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No criminal charges for RTD driver accused of causing train crash that severed woman’s leg

Posted at 11:06 AM, Apr 12, 2019
and last updated 2019-04-12 20:32:56-04

AURORA, Colo. — The RTD operator accused of causing a train crash that severed a woman’s leg and injured numerous others during a snowstorm will not face any criminal charges.

Jeremiah Hartzel, the operator, faced charges of first-degree assault by extreme indifference, second-degree assault and multiple counts of third-degree assault. In a letter to the Aurora Police Department from Brian Sugioka, the Chief Deputy of the District Attorney for the 18th Judicial District, Sugioka said the investigation found that Hartzel’s actions and inactions caused the derailment, but no state criminal statue directly addressed the conduct.

“Therefore, no criminal charges ethically can be filed by our office against Mr. Hartzel in connection with this incident,” the letter concluded.

The crash occurred on Jan. 28, 2019. That morning, Hartzel was operating a RTD light rail train as it traveled southbound on the R line in Aurora. It was a snowy, icy and cold morning. The train left the Aurora Metro Center Station at 7:13 a.m. and headed for its next step at the Florida Station. To reach this next destination, the train needed to make a 90-degree turn to go eastbound for a short time.

Based on computer-generated graphics from the Aurora Police Department and RTD, Hartzel had applied moderate acceleration after leaving the metro station. He then applied full acceleration and the train reached 38.5 mph. The speed limit in this area is posted as 35 mph.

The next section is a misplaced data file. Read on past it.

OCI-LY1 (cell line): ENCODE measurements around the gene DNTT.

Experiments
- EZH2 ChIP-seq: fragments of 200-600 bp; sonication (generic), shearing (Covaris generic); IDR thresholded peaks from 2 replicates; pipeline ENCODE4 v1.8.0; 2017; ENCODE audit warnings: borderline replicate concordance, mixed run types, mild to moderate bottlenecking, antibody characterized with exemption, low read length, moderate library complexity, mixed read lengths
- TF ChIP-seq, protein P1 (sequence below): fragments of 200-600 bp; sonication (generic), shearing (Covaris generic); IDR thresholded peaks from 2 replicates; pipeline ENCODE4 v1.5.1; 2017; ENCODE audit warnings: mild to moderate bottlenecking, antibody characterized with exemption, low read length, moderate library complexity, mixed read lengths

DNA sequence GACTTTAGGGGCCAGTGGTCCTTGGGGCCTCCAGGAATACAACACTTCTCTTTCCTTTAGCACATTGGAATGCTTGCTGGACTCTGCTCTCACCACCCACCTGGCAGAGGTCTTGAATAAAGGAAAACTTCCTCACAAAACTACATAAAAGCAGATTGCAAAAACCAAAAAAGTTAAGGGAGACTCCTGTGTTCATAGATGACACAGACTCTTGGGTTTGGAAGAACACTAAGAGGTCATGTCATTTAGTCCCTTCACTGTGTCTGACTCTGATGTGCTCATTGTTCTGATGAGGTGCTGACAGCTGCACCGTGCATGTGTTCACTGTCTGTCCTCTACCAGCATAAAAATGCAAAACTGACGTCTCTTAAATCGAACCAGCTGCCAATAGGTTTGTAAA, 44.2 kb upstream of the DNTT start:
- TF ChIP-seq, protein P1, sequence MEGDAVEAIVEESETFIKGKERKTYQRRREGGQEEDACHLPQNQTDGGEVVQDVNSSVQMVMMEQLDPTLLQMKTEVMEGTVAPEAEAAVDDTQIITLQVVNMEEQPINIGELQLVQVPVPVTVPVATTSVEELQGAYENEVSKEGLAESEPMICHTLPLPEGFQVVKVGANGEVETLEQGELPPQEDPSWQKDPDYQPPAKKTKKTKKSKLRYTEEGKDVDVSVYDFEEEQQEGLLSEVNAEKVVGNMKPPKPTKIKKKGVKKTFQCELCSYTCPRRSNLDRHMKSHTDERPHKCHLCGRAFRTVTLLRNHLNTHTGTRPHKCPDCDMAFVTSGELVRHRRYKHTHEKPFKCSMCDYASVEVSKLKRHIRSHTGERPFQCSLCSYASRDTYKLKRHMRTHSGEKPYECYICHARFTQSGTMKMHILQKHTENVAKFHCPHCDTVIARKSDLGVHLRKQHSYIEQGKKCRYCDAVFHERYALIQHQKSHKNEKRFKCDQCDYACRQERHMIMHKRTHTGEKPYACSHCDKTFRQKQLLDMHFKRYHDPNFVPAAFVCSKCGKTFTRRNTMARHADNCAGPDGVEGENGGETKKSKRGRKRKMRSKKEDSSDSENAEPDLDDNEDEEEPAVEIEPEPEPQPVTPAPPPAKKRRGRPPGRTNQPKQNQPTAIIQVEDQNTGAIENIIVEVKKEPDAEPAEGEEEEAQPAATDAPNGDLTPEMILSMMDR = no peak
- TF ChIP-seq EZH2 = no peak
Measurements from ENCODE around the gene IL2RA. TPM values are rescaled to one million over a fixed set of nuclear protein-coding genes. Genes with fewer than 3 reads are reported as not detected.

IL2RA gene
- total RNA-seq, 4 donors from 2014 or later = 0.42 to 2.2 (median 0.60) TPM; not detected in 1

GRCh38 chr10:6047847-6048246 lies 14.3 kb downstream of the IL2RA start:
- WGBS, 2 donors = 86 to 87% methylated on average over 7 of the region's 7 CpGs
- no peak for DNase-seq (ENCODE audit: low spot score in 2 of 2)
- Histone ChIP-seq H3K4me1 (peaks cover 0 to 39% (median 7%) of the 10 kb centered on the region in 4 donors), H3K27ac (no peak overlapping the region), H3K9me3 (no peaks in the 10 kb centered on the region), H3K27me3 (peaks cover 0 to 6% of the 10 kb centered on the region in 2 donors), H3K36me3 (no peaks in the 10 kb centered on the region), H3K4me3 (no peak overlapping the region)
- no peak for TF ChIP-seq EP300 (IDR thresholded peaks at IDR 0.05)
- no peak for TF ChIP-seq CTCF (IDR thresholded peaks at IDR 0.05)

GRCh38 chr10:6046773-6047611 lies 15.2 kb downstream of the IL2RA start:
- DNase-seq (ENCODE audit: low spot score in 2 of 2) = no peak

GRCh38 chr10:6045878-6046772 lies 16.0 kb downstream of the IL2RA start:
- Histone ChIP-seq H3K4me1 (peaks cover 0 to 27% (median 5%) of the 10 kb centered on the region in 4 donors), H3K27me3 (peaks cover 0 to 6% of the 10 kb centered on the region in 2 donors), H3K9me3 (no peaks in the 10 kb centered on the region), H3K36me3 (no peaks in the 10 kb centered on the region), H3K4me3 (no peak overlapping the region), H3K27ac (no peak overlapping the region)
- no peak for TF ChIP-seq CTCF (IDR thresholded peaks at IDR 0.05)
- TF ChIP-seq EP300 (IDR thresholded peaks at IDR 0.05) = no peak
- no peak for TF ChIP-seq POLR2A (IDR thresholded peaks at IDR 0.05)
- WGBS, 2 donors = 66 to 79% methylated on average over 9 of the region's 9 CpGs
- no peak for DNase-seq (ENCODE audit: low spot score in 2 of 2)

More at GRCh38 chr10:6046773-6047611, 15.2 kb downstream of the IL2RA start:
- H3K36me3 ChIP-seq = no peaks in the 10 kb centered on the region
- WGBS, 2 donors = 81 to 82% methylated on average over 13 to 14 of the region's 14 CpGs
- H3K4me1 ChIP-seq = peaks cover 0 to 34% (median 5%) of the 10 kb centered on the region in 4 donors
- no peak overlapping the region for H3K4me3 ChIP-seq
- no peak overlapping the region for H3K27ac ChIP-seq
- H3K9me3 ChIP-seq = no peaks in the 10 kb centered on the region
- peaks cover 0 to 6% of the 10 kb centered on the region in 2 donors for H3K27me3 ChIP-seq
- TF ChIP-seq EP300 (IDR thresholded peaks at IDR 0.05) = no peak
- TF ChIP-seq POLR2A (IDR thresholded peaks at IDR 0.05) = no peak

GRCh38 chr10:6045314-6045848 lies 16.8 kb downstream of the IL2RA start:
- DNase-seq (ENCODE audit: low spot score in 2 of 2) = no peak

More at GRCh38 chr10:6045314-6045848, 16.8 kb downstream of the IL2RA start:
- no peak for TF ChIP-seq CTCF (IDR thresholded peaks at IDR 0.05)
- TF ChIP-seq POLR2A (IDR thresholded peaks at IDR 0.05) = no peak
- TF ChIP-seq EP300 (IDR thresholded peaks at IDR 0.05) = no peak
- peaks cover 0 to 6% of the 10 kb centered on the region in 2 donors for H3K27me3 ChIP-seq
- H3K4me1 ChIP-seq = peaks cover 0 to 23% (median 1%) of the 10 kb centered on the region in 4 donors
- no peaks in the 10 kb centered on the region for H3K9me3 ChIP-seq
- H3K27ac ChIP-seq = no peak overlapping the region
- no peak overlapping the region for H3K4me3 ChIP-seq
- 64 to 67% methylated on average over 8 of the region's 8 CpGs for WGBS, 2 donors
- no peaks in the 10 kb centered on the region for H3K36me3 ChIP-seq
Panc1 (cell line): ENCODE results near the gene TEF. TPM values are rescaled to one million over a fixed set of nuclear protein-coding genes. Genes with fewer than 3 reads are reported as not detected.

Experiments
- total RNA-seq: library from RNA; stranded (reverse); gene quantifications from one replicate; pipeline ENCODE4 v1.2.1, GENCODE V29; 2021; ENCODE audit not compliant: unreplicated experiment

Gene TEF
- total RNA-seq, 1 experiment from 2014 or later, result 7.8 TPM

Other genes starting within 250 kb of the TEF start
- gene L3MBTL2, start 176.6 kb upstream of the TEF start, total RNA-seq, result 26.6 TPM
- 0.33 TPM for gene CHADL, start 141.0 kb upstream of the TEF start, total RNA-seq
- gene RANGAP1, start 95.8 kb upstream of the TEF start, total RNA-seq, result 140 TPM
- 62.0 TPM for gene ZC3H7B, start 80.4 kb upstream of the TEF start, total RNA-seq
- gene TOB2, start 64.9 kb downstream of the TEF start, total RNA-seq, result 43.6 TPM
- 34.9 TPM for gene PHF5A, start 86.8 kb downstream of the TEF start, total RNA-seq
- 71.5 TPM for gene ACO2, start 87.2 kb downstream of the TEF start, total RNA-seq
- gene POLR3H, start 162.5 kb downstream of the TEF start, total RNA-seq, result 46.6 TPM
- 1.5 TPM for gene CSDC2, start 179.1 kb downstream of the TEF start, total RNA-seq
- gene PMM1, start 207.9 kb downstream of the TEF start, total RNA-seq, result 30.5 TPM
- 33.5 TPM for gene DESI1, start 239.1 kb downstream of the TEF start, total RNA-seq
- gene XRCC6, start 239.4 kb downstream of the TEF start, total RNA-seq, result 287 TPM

Less than a second after reaching 38.5 mph, Hartzel applied the full brakes, resulting in a rapid decrease in speed. He applied track brakes less than a second later. At this point, the train’s sensors detected that the wheels were sliding, and sand kept in its undercarriage was released to provide extra traction.

About two seconds later, Hartzel pulled the throttle past “full brake” position to “emergency brake” position. By this time, the train had arrived at the 90-degree turn and was still traveling at 30 mph. The speed limit here is posted as 10 mph.

One side of the train derailed and tilted slightly to the left. The train cab struck a pole, which knocked it back to center and avoided a complete derailment, according to the letter.

This partial derailment and the momentum of the train caused the cab to lift up, tilting one side upward and one side down toward the road. This motion forced part of the underside of the train to come into contact with the road, which deformed the doors and caused them to open.

A passenger, who was identified as K.M. in the letter from the district attorney's office, was standing in the train at the time of the crash. Video evidence showed she lost her footing and fell through the open door as the train continued moving close by.

The corner of the train’s brush catcher — which is a wedge-like guard that removes obstructions from the tracks — had hit the ground during the crash and as it continued moving, the brush catcher scraped across the ground. It struck K.M.’s leg below the knee, severing the lower leg and foot, according to the letter.

Aurora police arrived within two minutes and started tending to the injured passengers, including K.M. They found Hartzel still in train. He told them he had tried to apply the brakes, but the train didn’t slow and derailed as a result.

The emergency braking system he initiated does take a brief amount of time to start, so it’s possible that he thought the brakes were failing, according to the letter.

A mechanical inspection of the train found everything in working order. Hartzel was not found to be impaired in any way and had all of the qualifications needed to operate a RTD train.

On Friday, spokespeople with RTD said the company respects the decision made by the district attorney's office. RTD did its own internal investigation and found that speed was the primary factor in the crash. Because of that, Hartzel was fired. He had provided his two-week notice a few days prior.

RTD said this crash was cause to refresh and enhance its training for all operators, especially when discussing trains approaching curves.

This decision will not effect any related civil lawsuits.